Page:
■ The comedian, 59, talks about Blackadder, fame and finding love at a music festival
What’s your new film, Three Summers, about?
It was wonderful to get the opportunity to tell a whole collection of Australian stories all linked by music, which is how I met my wife. Thirty years ago I went to Australia to perform with the late, great Rik Mayall and we were required to have a support act because of the union rules in those days. By some good fortune the promoter booked an all-girl rock band and I ended up marrying the bass player. I became half Australian and my wife became half British. The movie is set at a little folk festival we used to take the kids to. Mine’s a fictitious version of it.
A music festival seems like a great place to set a film…
A festival is a great leveller. We’re all equal in the queue for the Portaloos. Mud has no respect for rank. I’m going to drop a clunking great name here but Emma Thompson, her husband Greg Wise and their daughter Gaia came to stay with us in Australia, and we all went to this festival together. I was sitting in the bar in the beer tent. When the kids were young, it was a great trick of mine: look, I’ll be the family base, I’ll be here in the beer tent and as long as you all check in every 45 minutes you can run around and do what you like. I remember saying, ‘We’ve been three times now and they always look exactly the same’ but underneath it isn’t — last year’s cute buskers are this year’s grumpy teenagers, last year’s young lovers are this year’s furious fight going on in a tent next door to you. It struck me as a great structure for storytelling — take a festival for three years.
Are you looking forward to taking the film to the Edinburgh International Film Festival?
Oh yes. So many small movies are made but it’s hard to discover small treasures so festivals are really so important.
What else are you up to?
This Shakespeare sitcom I pitched to the BBC, Upstart Crow, we have a new series in the autumn. It’s exciting that I’ve got a pretty successful sitcom again in Britain — I never expected to have that. British sitcom shaped my early comic sensibilities. Dad’s Army, Fawlty Towers and many more — even the less celebrated ones like On The Buses and Please Sir! I’ve been so lucky to have success over the years with Blackadder and The Thin Blue Line, I didn’t think I’d necessarily get another chance.
What do fans approach you for most?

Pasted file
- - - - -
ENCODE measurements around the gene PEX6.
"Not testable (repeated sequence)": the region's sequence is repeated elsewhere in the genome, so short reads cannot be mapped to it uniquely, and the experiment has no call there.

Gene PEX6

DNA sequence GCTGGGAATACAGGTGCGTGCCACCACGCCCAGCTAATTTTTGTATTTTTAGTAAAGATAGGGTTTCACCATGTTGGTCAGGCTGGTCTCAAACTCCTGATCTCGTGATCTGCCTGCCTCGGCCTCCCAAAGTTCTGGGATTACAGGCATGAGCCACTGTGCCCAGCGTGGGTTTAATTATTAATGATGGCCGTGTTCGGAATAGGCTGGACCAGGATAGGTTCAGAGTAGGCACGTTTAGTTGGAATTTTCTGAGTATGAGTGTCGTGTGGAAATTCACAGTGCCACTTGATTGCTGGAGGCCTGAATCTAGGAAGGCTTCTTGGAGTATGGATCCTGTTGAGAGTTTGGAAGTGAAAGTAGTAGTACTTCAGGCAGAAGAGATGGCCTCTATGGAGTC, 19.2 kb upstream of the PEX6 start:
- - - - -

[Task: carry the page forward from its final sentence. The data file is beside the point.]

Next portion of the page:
Oh, I don’t really get approached but I’m still kind of known. Everybody knew who I was in the days of only three or four channels, hosting Saturday Live or The Man From Auntie. People still ask me when I’m going to do more stand-up, which is lovely. I say I hope to get round to it — I haven’t toured since 2005.
And Blackadder is still a cult show…
People always ask when there is going to be another Blackadder. You don’t get many chances to enter the consciousness as an artist and Blackadder did that. I remember feeling an immense sense of achievement that Blackadder 2 was the success it was. I joined when Richard [Curtis] asked me to come in after Rowan [Atkinson] dropped out as a writer. Clearly Blackadder 1, for all its many qualities, was a very different thing to what Blackadder became, so having played my role in making Blackadder what it was is something I’ve been grateful for all my life.
Do you watch it back?
No. People still come up and quote to this day, and ten years ago it happened all the time. I couldn’t be in a bar or a cab without somebody saying, ‘I expect you’re going home for some rat surprise’ and I’d know they were quoting Blackadder but I wouldn’t remember the quote they were quoting.
Any pet hates?
Well, one of my pet hates is that humanity seems to take more glee out of things we don’t like than things we do. Room 101 may be a fun programme but I tried to pitch a show to the BBC years ago called Reasons To Be Cheerful, which was supposed to be an antidote to Room 101. We’d bring on three guests who’d get to talk about things they’d like most. Hopefully they could be equally witty about things they’d like as things they don’t like.
What would your three things be?
Ha ha! Well, I guess wine, women and song wouldn’t be a bad start. I’m a huge fan of the grape and the grain, and I’m extremely happily married, but it’s a wonderful thing, you know. Also I met my wife through music. I don’t know, I’m probably going to get into trouble now…
There’s nothing to say you can’t appreciate beautiful women even when you’re married, right?
Exactly. You can say you said that and I nodded in agreement.
The premiere of Three Summers is on Sunday at the Edinburgh International Film Festival